Stan Kroenke has reportedly offered Alisher Usmanov £525 million for the latter's shares in Premier League club Arsenal. Kroenke is the Gunners' majority shareholder, but wants to seize control of Usmanov's stake of 30.4 percent, per notable website Arseblog (h/t Amy Lawrence of the Guardian).
Kroenke, who also owns the NFL's Los Angeles Rams, controls a 67 percent stake in Arsenal. The 70-year-old now wants to up his stake to 97 percent, according to Lawrence, who noted such a move would put Kroenke in a "position to squeeze out the minority shareholders and presents the risk Arsenal would become a privately owned business."
If Usmanov accepts Kroenke's bid, it could also result in a few other significant developments. Lawrence detailed how majority ownership for the American would remove "any requirement for the publication of accounts or an AGM."
Both of those things have become key components for shareholders and Arsenal supporters in recent seasons. The publication of accounts has been a vital source of information for a match-going public eager to know how much money is truly at the disposal of manager Arsene Wenger, traditionally one of the more frugal operators in the transfer market.
The AGM sessions have afforded shareholders chances to question the decisions of Wenger, as well as the opportunity to grill chief executive Ivan Gazidis about the direction of the club, both on and off the pitch. Such question-and-answer meetings may have become heated in recent years, as the Gunners have struggled to compete for major trophies.
Yet they have also kept at least some lines of communication open between the club and its fans.
Speaking of those fans, the Arsenal Supporters' Trust has urged Usmanov to reject Kroenke's advances, per Jeremy Wilson of the Daily Telegraph. This influential group made the following statement regarding the implications of Kroenke's bid for near full control, per Wilson:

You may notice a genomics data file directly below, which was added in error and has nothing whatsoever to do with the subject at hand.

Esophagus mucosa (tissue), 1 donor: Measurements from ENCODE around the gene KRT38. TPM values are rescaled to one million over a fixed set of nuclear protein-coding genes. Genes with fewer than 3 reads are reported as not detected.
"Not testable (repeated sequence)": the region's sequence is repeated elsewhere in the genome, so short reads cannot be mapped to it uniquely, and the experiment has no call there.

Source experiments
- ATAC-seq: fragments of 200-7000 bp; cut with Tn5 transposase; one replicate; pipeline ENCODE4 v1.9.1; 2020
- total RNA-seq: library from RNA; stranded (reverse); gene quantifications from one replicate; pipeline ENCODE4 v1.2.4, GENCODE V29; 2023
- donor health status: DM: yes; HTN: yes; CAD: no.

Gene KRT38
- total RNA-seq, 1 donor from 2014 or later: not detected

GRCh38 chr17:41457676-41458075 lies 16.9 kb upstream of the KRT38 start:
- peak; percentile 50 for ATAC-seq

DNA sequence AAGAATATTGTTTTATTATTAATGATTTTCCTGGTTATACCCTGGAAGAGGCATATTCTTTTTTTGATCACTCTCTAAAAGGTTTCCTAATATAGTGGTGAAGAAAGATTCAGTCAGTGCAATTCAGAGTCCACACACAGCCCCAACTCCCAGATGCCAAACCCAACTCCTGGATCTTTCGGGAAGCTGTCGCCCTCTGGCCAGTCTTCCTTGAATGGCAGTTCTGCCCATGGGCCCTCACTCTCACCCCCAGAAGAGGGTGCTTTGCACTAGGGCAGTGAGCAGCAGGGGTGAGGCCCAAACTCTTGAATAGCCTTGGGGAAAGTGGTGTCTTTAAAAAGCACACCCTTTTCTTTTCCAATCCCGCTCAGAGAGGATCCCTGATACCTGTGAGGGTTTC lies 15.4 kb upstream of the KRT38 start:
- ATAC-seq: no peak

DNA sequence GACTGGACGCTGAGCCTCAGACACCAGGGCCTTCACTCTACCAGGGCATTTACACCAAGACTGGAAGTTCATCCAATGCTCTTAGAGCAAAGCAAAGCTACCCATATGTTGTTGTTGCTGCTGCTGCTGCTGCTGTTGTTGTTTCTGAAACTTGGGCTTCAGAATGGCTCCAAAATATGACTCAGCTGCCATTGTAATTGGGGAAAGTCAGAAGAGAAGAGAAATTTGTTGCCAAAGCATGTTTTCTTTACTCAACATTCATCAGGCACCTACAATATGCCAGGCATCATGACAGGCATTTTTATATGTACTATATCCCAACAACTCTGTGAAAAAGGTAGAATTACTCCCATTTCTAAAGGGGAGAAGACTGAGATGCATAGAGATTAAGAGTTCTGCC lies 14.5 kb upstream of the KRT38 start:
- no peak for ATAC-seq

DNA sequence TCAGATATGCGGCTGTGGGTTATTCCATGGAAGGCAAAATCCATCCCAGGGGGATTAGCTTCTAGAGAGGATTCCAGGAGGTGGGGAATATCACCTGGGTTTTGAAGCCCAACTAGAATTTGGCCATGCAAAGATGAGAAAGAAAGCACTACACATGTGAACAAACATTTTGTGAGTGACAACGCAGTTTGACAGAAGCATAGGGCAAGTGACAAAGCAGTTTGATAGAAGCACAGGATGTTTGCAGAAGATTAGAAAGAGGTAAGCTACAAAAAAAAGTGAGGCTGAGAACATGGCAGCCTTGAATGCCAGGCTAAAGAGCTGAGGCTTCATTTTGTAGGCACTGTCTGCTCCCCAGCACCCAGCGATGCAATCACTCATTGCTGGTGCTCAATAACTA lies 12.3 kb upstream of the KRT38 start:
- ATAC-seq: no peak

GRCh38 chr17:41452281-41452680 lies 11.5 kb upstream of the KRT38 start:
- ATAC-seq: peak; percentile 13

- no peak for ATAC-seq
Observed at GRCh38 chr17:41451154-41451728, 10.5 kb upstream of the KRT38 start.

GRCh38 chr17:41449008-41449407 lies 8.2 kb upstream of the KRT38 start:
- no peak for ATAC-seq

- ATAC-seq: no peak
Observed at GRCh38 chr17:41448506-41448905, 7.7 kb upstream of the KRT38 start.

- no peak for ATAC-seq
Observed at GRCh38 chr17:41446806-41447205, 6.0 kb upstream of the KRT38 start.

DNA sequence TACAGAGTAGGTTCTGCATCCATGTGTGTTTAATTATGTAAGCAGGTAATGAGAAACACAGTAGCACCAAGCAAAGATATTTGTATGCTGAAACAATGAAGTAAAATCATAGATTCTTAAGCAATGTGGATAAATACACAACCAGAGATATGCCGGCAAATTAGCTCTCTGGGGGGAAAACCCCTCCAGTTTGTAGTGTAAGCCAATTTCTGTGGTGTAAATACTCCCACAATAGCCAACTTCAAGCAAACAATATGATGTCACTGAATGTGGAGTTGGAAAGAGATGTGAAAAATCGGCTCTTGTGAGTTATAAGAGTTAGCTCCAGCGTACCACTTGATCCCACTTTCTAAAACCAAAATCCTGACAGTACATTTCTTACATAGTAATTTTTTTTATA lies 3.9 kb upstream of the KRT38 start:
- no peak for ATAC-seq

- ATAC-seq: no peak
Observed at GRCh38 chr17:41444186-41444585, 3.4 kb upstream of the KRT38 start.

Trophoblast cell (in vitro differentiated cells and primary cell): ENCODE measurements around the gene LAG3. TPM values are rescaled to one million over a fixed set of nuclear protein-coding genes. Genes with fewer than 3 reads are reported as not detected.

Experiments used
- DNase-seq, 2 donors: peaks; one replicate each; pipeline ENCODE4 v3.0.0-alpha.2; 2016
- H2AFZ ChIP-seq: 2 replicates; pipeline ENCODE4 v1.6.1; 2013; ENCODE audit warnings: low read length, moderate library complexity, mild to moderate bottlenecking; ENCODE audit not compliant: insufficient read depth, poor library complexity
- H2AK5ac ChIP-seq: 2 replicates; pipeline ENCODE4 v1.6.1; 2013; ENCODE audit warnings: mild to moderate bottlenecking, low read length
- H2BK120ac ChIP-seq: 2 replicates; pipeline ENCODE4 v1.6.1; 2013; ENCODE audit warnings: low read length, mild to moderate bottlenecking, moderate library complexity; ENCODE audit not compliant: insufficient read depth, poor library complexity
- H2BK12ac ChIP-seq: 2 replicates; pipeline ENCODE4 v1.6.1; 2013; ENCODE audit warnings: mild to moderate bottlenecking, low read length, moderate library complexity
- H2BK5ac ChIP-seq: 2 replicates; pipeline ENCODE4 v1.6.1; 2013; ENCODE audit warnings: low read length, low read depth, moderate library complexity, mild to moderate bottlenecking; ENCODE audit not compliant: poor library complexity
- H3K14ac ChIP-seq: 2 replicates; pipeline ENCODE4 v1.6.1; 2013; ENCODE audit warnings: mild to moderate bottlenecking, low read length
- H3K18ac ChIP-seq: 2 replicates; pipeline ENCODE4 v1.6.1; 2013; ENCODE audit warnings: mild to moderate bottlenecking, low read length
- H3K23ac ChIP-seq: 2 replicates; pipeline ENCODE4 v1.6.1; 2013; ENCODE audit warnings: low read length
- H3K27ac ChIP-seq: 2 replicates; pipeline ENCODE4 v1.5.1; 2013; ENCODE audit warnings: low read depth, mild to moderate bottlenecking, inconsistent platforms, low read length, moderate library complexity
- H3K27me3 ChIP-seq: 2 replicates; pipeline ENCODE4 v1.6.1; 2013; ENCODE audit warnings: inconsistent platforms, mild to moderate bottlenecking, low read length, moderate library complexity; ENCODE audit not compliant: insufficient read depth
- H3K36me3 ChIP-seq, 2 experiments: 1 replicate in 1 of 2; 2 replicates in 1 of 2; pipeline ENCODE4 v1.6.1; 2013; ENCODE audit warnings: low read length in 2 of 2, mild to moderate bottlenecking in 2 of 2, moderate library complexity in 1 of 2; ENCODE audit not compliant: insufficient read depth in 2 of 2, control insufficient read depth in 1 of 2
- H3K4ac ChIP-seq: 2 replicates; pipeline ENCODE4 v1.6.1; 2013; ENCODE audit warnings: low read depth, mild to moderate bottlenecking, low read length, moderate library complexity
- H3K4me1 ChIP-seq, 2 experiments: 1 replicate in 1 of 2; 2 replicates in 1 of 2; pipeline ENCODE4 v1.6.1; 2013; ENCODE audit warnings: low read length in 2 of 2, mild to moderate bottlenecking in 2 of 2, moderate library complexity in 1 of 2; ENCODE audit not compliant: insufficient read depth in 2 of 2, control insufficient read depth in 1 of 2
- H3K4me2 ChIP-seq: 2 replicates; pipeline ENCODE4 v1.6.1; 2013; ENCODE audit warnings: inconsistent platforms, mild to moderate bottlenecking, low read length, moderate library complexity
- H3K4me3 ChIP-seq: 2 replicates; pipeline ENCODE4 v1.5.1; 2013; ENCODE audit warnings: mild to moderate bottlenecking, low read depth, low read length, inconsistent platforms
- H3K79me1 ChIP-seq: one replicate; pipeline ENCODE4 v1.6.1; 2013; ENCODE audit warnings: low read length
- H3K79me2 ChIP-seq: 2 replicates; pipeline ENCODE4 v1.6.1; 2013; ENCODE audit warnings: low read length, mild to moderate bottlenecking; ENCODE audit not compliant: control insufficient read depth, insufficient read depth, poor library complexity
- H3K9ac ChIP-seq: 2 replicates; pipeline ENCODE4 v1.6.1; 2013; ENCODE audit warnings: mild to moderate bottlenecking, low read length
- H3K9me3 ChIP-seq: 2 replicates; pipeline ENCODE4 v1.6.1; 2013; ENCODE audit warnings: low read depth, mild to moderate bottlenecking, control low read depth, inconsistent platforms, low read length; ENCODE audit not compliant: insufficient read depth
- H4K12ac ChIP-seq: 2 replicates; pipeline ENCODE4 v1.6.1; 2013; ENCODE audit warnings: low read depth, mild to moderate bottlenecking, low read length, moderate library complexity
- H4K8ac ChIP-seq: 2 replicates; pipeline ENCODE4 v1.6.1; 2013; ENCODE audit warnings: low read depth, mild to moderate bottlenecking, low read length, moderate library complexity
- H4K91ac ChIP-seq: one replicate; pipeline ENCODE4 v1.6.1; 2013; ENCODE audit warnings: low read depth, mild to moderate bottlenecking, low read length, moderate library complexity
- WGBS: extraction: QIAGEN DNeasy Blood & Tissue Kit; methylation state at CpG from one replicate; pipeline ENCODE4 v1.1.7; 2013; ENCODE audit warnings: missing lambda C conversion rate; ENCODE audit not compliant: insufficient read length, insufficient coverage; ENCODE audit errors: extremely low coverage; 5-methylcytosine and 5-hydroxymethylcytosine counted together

"The AST continues to believe that Arsenal is too important to be owned by any one person. The best ownership model for Arsenal will always include supporters being represented and involved in the ownership structure as shareholders. We understand the reality that any stake in Arsenal is available to buy at any time should someone make an acceptable bid, but we will oppose any attempt to buy the club outright and take it into single ownership."
This isn't the first time Kroenke has attempted to purchase Usmanov's shares. He had a bid turned down as far back as 2011.
Meanwhile, Usmanov tried to buy out Kroenke earlier this year, only to be rejected flatly.
At the time, Kroenke was the subject of protests by Arsenal supporters bemoaning the club's failure to win the Premier League title, per Charles Watts of Football.London: "Chants of 'Stan Kroenke, get out of out club' rang around the stadium. They started in the first half of the 3-1 win against Everton and continued right through to the lap of appreciation."
Arsenal haven't won a league title since 2004 on Wenger's watch, yet Kroenke remains a firm supporter of the Frenchman. His faith was instrumental in Wenger agreeing to a new two-year contract this summer, despite the Gunners finishing fifth last season and missing out on UEFA Champions League qualification for the first time since 1997.
Back in May, Kroenke offered his unequivocal support of Wenger, per the Guardian's David Hytner:
"Our ambition is to win the Premier League and other major trophies in Europe. It’s what the fans, players, staff, manager and board expect and we won’t rest until that is achieved. Arsene is the best person to help us make that happen. He has a fantastic track record and has our full backing."
Wenger himself has been the subject of repeated protests during recent seasons. However, his most influential supporter appears determined to strengthen his control of Arsenal and continue running the club in a way that's left some fans worried and discontent.